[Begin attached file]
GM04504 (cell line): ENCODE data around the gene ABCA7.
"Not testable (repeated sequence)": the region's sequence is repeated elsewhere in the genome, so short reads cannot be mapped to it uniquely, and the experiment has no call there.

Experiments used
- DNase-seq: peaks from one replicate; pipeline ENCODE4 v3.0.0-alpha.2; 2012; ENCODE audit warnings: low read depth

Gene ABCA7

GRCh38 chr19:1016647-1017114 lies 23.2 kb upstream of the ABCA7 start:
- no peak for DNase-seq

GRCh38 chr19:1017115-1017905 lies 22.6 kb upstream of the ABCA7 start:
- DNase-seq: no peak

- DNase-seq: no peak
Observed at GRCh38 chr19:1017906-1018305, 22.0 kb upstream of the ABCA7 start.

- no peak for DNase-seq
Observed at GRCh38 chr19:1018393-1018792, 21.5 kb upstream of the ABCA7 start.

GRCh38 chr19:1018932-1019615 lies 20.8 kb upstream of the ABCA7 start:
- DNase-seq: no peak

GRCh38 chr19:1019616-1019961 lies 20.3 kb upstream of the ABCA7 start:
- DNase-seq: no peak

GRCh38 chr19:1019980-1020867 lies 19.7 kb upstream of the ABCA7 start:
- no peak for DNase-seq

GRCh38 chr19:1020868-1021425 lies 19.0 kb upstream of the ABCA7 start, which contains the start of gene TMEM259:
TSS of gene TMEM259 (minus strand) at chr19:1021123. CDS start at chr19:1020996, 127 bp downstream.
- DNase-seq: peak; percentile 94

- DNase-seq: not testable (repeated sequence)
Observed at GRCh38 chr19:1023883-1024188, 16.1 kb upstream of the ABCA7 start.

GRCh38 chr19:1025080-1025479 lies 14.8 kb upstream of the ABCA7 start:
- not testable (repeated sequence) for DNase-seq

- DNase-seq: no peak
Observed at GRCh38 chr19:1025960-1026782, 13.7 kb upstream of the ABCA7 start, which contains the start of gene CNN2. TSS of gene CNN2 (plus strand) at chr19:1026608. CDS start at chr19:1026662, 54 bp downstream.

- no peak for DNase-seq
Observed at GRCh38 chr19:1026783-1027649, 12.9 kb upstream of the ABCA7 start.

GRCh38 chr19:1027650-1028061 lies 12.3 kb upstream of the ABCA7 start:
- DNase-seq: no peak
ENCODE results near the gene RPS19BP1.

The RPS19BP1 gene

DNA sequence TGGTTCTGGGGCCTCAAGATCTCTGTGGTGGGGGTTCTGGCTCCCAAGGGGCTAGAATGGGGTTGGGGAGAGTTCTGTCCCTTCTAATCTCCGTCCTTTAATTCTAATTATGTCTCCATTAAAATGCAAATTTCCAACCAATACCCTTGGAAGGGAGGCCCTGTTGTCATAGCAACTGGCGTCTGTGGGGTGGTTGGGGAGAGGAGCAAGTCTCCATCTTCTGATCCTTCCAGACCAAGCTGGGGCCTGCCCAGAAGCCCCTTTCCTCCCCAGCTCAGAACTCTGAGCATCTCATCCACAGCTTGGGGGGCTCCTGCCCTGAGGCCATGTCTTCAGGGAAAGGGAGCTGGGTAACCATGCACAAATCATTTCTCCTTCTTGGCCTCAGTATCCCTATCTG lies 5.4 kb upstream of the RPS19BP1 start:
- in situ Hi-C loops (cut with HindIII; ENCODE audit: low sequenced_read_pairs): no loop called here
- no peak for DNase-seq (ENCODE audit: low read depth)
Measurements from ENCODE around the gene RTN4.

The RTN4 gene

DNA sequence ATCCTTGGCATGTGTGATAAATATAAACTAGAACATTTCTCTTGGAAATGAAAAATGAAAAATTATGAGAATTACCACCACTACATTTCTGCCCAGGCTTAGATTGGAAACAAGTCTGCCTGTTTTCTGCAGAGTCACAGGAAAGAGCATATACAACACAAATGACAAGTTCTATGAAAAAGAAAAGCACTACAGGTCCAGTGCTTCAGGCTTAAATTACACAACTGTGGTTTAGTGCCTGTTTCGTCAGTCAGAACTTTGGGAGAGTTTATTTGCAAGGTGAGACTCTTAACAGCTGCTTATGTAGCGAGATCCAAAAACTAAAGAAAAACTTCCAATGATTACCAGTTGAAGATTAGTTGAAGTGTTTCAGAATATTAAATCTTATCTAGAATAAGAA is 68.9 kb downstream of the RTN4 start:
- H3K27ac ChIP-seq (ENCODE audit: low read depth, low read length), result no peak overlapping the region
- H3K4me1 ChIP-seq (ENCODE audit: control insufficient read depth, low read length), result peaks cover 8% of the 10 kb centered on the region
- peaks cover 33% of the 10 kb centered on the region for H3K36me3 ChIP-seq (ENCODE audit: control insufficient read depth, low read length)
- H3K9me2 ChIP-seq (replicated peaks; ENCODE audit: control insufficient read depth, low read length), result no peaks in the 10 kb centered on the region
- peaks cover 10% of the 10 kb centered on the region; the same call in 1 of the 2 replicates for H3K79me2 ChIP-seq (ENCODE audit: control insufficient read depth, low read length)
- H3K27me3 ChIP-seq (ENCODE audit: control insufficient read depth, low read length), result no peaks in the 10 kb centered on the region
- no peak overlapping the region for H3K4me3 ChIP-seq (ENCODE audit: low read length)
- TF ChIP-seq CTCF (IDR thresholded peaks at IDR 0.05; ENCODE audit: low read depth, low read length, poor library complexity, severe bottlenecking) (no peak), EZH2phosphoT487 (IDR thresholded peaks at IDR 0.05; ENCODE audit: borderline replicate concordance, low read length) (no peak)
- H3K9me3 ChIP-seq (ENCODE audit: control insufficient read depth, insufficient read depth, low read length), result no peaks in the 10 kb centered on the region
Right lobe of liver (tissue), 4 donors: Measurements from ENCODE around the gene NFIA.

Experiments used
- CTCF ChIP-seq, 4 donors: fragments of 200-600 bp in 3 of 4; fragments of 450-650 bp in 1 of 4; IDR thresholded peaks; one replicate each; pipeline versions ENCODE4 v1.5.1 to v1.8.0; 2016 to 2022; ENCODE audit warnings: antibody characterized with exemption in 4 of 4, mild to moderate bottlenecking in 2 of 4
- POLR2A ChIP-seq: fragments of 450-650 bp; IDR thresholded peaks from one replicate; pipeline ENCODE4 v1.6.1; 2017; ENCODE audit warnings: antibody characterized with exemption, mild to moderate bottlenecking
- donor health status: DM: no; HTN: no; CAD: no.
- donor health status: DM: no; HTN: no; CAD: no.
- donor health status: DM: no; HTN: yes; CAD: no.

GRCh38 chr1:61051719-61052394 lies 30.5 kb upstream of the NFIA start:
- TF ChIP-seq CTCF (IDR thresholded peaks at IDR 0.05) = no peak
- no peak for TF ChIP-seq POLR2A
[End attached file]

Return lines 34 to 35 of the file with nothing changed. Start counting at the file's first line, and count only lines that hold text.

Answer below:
The RPS19BP1 gene

DNA sequence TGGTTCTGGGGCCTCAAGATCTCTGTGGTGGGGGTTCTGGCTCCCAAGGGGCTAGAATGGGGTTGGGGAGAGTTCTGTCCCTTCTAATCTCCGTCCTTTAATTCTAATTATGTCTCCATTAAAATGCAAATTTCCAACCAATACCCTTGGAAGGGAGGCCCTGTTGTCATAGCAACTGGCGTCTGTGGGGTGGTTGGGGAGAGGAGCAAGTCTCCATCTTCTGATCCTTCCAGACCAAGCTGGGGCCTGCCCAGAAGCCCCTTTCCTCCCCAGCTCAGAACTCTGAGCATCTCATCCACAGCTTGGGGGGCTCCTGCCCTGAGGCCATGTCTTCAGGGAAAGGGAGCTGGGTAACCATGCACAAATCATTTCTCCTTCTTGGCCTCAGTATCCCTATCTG lies 5.4 kb upstream of the RPS19BP1 start: